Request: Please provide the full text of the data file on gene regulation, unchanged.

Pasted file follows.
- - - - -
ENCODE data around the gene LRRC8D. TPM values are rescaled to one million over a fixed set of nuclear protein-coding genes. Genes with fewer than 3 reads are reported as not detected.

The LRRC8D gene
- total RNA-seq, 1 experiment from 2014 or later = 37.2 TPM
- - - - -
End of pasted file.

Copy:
ENCODE data around the gene LRRC8D. TPM values are rescaled to one million over a fixed set of nuclear protein-coding genes. Genes with fewer than 3 reads are reported as not detected.

The LRRC8D gene
- total RNA-seq, 1 experiment from 2014 or later = 37.2 TPM